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March 2017

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bear by san

WisCon Warblog: the saga continues

"A Kiss is Still a Kiss" panel on the explosion of romance/SFF genre crossovers: Karen Joy Fowler, Cynthia Gonsalves, coffeeandink

The panel addresses the issue of whether romance and science fiction/fantasy are unmixable genres--are they moving in essentially different directions? Is the current trend of publishers looking for science fiction a reaction to the realization that women buy more books than men do? Is that a mistake? In other words, does the very rigidity of the American romance genre's formula render it inimical to science fiction style plots?

coffeeandink commented on the appeal of romance and the appeal of science fiction, and how they may contradict each other.

An audience member comment on shoujo, and how to function as short stories, romance can't really show the entire arc of a relationship; that's for novel length work.

Karen Joy Fowler commented on Pride & Prejudice as a first contact novel, with regard to how the characters must grow from initial misunderstanding--Tiptree was mentioned, "Love is the Plan, the Plan is Death," first-contact-as-romance. She also mentioned how Carol Emswiler's comment that all she writes are romances changes the way she looked at romances.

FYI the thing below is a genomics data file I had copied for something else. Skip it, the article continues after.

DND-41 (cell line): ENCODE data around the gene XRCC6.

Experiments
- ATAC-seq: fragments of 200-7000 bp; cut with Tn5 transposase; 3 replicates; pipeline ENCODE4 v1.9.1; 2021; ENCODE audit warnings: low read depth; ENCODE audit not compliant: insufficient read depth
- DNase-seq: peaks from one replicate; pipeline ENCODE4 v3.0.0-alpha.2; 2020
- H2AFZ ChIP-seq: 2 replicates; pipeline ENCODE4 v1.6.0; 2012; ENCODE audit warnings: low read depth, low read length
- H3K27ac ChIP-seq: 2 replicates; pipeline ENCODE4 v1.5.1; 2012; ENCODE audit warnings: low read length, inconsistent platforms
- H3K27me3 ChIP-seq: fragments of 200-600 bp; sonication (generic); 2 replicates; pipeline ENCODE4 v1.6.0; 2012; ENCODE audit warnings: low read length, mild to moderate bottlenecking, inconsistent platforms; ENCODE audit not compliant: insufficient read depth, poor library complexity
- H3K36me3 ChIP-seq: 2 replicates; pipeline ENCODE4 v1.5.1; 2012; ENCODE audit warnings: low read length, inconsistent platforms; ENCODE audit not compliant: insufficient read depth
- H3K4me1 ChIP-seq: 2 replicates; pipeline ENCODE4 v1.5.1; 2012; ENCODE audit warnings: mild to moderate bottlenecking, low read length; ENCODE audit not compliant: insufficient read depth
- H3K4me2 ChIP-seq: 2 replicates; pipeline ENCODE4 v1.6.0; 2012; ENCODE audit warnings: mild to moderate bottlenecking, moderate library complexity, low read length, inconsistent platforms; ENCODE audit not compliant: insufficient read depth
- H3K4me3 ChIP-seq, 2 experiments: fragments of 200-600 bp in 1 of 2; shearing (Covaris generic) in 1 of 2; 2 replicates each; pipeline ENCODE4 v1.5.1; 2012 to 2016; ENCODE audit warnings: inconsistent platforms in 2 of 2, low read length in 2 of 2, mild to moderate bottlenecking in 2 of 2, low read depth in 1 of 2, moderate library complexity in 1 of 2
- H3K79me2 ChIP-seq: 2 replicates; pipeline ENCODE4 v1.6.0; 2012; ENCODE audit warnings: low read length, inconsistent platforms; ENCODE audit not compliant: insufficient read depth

The conversation ranged over Bujold, Asaro, Kinsale, Crusie, and several other writers, before briefly attempting to define the difference between category romance and 'love stories.'

Karen commented that romance concentrates only on the romance, while in a love story (her example is The Left Hand of Darkness, mine would be Beasts, perhaps) the love story is imbedded in a larger matrix.

Does fantasy express dissatisfaction, necessarily?

Misha (audience): "A fantasy is just a fantasy"
Karen: "A kiss is just a kiss"
Sarah Monette (audience): "A cigar is just a cigar"
Amy Thompson (audience): "But you have to take it out occasionally."

The conversation also touched on slash, yaoi, Mary Gentle, and focused for a while on "What Do Women Want?" (Men to talk about their emotions) pausing for a while to explore the phenomenon of what category romance teaches women (does it teach them that men can be changed, or does it teach them to recode men's behavior so that they can interpret silence as affection?)

melymbrosia commented on Body Electric by Susan Squires, which she felt was unsuccessful, but interesting in how it tackles gender roles.

The suggestion was made that a list of successful science fiction/fantasy romance crossbreeds might be useful to readers was made. Karen Joy Fowler said (tongue in cheek)
that she would not participate; there was still time to turn back. Nevertheless, email suggestions to cynthia.gonsalves (at) comcast (dot) net

melymbrosia: "It doesn't matter if the woman is the hero if she can only be the hero in two plots, marriage or death."

"Is there a book that isn't a romance?"

Comments

(Anonymous)

Wiscon Warblog